Ten years ago when an SUV or pickup was involved in a crash with a car or minivan of the same weight, the result was often deadly to occupants of the car or minivan. Now with changes to vehicle structures, SUVs aren’t nearly as dangerous as they were before, according to a new study by the Insurance Institute for Highway Safety (IIHS).
The IIHS studied 1-4 year old SUVs and pickups, cars and minivans from two eras, 2000-2001 and 2008-2009. It compared the number of people in cars and minivans killed in 2-vehicle crashes with SUVs or pickups. In 2000-2001, 44 people were killed in such crashes per million registered vehicle years. In 2008-2009 that number dropped by almost two-thirds to 16.
Comparing crashes in 2000-2001 with those in 2008-2009, deaths declined for all weight categories except for the small number of cars and minivans over 4,500 lb.
IIHS notes that the results don’t contradict the laws of physics and that small cars are going to fare worse in a crash with a larger, heavier vehicle. In the early and later periods studied, deaths in cars and minivans hit by SUVs or pickups generally went up with higher vehicle weight, but in the earlier period, SUVs were more deadly to people in cars and pickups were worse than SUVs.
The study credits the improvements to two main factors: improved crash protection in cars and minivans with the addition of side airbags and stronger body structure, and redesigned front ends of SUVs and pickups that are better at absorbing crash energy and line up better with the frames of cars and minivans.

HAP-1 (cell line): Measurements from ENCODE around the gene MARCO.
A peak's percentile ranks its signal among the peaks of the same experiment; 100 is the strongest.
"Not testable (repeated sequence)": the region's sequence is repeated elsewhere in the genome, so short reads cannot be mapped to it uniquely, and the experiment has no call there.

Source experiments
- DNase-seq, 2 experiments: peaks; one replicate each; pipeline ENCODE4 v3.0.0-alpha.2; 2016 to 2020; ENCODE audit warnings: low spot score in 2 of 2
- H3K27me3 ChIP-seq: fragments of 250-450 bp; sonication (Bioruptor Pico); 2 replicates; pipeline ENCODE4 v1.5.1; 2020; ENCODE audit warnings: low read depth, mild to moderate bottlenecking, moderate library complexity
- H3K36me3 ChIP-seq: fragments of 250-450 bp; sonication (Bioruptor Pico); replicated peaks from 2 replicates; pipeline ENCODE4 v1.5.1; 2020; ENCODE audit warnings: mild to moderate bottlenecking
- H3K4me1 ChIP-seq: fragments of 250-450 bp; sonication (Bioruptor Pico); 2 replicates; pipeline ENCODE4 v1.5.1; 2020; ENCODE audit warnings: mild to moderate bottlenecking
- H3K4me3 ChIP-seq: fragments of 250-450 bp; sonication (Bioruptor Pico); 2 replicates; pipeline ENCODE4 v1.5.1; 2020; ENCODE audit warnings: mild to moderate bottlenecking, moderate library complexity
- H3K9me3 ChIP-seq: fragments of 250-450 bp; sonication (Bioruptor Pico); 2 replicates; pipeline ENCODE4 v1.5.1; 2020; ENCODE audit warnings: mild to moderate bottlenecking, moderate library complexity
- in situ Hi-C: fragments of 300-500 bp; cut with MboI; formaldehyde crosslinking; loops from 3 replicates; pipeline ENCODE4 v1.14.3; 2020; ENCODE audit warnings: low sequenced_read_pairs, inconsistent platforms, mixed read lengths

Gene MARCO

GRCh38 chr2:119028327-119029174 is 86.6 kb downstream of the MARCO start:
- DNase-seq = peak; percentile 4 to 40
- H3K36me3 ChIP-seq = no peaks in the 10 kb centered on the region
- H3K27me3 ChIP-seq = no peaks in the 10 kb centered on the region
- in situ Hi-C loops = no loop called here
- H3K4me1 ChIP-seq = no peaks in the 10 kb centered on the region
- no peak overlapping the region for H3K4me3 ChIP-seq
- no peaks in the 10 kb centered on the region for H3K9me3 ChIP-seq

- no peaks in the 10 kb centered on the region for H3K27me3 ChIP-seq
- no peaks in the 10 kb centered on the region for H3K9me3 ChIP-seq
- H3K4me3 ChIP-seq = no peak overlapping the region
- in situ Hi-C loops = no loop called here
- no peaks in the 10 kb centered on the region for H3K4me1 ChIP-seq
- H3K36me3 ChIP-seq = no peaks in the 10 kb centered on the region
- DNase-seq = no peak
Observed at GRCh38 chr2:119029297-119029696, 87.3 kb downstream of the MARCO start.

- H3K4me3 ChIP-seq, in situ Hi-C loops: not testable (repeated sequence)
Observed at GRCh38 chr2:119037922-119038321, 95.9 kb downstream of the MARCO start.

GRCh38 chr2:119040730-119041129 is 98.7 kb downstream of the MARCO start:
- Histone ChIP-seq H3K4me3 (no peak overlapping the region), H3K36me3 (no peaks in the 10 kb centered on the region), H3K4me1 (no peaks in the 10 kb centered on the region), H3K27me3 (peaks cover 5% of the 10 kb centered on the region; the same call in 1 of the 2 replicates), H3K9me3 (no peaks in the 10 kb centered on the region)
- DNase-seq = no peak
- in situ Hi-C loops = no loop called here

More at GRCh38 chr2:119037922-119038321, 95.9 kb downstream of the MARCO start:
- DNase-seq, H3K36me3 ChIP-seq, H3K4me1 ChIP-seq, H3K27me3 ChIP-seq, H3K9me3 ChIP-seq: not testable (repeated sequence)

Electronic stability control (ESC) has also helped reduce deaths in SUVs and pickups in single-vehicle crashes. Following an initiative by the National Highway Traffic Safety Administration, IIHS, and auto manufacturing industry groups, automakers installed ESC on SUVs years earlier than the 2012 mandate required.
Following the installation of ESC on almost all SUV models, the IIHS earlier this year rated SUVs the safest vehicle type. Their weight and crash structure gives them the best occupant protection of any vehicle type, and the installation of ESC, and new car-based chassis means that is no longer offset by higher fatality rates in single-vehicle crashes.
Pickups, however, fared worse in this latest IIHS study, because they didn’t receive needed updates as quickly as SUVs, and lagged behind other vehicles in getting ESC. The heavier loads pickups carry may also have contributed to higher accident rates.